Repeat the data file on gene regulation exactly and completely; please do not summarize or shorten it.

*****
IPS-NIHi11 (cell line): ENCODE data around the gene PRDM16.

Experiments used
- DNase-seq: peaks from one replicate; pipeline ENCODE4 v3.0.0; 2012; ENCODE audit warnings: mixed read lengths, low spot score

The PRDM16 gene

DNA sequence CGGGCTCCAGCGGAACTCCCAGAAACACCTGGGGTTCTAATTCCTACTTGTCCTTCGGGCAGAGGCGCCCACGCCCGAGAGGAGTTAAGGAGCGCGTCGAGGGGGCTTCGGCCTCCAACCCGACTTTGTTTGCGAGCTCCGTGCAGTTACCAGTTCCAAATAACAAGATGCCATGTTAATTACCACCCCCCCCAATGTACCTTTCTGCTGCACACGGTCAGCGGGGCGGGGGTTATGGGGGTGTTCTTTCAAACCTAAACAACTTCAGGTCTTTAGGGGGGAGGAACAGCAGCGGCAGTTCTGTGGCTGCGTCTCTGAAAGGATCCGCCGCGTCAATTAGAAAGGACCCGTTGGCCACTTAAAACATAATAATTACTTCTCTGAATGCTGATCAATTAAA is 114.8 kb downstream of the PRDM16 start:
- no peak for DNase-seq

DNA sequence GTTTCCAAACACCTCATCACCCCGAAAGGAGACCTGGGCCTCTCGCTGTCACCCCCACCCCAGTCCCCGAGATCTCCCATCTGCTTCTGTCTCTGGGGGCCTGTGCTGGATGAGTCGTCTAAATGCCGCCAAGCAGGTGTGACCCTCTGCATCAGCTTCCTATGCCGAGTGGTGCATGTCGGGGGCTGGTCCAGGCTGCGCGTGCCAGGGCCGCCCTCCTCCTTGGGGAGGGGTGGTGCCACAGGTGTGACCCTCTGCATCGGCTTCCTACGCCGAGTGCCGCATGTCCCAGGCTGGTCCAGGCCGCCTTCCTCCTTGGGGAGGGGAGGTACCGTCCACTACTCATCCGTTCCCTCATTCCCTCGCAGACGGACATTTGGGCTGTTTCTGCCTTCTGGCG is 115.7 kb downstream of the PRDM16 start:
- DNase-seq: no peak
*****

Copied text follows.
IPS-NIHi11 (cell line): ENCODE data around the gene PRDM16.

Experiments used
- DNase-seq: peaks from one replicate; pipeline ENCODE4 v3.0.0; 2012; ENCODE audit warnings: mixed read lengths, low spot score

The PRDM16 gene

DNA sequence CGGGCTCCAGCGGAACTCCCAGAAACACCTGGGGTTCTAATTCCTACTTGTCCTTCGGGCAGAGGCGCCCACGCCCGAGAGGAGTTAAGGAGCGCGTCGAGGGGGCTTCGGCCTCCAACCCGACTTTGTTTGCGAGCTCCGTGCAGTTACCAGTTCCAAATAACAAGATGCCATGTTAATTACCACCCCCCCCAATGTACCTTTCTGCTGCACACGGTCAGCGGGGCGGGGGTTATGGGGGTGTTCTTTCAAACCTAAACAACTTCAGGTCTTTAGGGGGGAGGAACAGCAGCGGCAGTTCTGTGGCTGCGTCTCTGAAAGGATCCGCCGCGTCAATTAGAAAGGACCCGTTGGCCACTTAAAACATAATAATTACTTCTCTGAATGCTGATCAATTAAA is 114.8 kb downstream of the PRDM16 start:
- no peak for DNase-seq

DNA sequence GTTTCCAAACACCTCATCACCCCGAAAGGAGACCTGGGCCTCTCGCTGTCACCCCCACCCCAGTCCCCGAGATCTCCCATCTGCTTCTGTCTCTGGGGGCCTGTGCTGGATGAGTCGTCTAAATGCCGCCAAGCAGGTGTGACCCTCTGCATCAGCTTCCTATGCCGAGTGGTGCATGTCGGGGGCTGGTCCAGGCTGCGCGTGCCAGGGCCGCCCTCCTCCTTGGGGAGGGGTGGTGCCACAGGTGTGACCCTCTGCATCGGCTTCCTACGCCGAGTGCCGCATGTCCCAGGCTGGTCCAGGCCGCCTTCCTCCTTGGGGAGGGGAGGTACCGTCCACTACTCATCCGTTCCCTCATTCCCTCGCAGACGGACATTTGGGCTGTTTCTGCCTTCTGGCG is 115.7 kb downstream of the PRDM16 start:
- DNase-seq: no peak